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Marriage is not a contest or a competition. At times, one of you may bring more to the relationship than the other. Accepting that you won’t always contribute 50-50 will save you from many tears and frustrations.

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You are at the same time still young but also grown and ready to make life-changing decisions. Know that you will both change—possibly a lot—in your twenties. Your hopes will change. Your dreams will change. Your goals will change. May you grow stronger together as you encounter these inevitable changes.

Because you are marrying now, before you have figured out your vocations and avocations, you will likely have to make sacrifices for the happiness of your spouse. It may feel too hard sometimes to put your personal dreams on hold, but expect there to be times (maybe years at a time) when your personal goals and dreams do not get to come first.

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I know it’s hard to imagine not wanting to be together all the time, and you should enjoy each other’s company and enjoy many of the same hobbies and activities. But also give yourselves time and space to cultivate interests that you don’t both necessarily share. Think of this space in your marriage as a way to bring out the best in each other. As counterintuitive as it may seem, these differences can enrich your marriage and make you stronger together.

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Your marriage isn’t all about you. You are part of something greater than just the two of you. I hope you’ll find a way to bring your strengths as a couple to share with those around you. And I hope you’ll lean on your faith to help you learn how you are to love yourselves and others as fully as possible. Henri Nouwen wrote it beautifully:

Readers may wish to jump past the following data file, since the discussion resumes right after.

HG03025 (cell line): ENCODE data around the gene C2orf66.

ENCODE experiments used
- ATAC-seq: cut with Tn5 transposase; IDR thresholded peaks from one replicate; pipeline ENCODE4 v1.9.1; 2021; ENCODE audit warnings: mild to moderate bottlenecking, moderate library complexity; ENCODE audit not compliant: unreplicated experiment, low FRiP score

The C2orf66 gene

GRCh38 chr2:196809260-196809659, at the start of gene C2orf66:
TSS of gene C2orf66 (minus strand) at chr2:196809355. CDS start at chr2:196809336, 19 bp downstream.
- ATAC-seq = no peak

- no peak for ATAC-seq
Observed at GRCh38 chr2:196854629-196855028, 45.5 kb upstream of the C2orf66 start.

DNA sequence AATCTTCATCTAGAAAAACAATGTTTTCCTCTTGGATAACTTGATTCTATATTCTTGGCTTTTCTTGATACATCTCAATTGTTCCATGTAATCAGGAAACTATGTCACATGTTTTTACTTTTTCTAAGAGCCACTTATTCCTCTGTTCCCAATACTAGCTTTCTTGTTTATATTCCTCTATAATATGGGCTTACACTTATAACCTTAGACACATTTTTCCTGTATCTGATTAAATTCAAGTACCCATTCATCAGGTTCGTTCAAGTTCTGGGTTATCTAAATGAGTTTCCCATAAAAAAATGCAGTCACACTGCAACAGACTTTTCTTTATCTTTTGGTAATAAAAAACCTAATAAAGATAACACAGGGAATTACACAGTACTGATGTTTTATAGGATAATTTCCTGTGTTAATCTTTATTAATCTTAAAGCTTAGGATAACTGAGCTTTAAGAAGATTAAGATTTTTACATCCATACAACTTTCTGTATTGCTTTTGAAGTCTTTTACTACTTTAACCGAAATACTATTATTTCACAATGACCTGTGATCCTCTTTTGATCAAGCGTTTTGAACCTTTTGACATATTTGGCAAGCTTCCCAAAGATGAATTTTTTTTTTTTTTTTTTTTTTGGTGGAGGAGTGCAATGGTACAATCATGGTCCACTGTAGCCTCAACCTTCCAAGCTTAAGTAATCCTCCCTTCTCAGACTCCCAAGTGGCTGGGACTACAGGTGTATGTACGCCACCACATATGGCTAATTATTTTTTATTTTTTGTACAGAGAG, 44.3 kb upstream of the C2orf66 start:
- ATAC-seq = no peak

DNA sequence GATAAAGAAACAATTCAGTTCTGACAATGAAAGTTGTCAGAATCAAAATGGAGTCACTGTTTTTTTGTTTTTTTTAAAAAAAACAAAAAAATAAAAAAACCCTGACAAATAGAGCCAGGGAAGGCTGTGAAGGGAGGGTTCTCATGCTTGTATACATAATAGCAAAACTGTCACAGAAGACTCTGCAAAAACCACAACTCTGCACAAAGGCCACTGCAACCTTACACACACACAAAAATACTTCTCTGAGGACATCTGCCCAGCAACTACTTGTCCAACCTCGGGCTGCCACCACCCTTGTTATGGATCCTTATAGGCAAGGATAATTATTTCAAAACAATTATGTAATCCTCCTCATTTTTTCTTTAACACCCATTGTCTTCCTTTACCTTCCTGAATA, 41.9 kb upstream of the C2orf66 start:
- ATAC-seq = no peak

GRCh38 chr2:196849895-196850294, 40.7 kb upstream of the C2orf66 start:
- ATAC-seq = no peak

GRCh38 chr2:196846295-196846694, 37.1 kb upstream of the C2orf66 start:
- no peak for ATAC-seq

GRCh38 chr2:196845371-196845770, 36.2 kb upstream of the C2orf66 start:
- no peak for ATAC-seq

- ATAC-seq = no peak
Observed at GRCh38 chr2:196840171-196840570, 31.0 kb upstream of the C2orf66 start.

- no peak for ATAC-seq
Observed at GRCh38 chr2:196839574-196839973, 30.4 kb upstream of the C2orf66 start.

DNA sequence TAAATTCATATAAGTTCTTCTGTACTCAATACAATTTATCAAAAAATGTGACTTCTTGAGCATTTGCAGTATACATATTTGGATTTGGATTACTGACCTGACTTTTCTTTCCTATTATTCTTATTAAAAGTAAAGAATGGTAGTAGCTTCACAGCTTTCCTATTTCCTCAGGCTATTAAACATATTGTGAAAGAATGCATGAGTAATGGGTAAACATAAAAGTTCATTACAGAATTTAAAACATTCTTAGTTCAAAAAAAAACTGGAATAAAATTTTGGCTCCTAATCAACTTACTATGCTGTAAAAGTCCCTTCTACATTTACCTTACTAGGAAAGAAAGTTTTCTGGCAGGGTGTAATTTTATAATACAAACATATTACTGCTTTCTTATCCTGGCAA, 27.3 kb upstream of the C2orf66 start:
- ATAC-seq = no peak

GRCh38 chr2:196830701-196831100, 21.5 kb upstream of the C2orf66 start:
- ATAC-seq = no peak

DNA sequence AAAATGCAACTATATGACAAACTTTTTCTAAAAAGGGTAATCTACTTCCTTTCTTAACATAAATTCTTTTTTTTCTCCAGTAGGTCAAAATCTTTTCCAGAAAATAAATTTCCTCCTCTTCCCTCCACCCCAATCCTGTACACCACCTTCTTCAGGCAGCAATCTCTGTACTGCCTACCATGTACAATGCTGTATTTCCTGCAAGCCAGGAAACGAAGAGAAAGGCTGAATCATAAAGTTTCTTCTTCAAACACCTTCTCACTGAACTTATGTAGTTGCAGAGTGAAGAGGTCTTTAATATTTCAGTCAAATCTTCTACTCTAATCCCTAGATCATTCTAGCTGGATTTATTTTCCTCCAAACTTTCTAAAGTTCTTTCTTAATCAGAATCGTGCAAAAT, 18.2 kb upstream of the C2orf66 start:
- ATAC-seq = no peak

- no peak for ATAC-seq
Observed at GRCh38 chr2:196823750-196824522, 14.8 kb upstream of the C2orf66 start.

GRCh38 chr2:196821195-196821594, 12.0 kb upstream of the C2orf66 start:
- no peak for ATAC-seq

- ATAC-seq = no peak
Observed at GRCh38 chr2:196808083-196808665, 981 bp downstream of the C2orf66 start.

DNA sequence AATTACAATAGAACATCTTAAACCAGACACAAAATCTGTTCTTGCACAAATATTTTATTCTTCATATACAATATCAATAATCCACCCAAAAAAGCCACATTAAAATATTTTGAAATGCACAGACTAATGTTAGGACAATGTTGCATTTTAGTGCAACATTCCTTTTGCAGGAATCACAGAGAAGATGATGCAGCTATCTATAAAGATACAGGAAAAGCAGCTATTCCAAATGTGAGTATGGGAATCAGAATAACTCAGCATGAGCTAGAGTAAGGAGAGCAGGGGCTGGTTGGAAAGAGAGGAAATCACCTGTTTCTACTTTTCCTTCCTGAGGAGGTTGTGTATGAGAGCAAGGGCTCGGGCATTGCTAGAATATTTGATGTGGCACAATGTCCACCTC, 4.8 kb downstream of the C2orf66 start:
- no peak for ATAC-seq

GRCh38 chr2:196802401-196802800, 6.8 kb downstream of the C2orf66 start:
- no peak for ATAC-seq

… I have love to offer to people, not only here, but also beyond my short, little life. I am a human being who was loved by God before I was born and whom God will love after I die. This brief lifetime is my opportunity to receive love, deepen love, grow in love, and give love.

Finding My Way Home, 139-40

Speaking of faith, I hope you won’t ignore its importance in your relationship. God’s love is a perfect love and can teach you how to love each other even when you don’t really much like each other. A faith community is also a vital way to grow together, develop abiding friendships, and find mentors and other couples who can hold you accountable for your actions within your marriage. Many of my friends who married young attribute their successful marriage to a strong faith and the communities of faith that have supported them in difficult times.

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I could ramble on, but I’ll stop here. I wish you joy. I love you. I pray you will, together, be exceptional.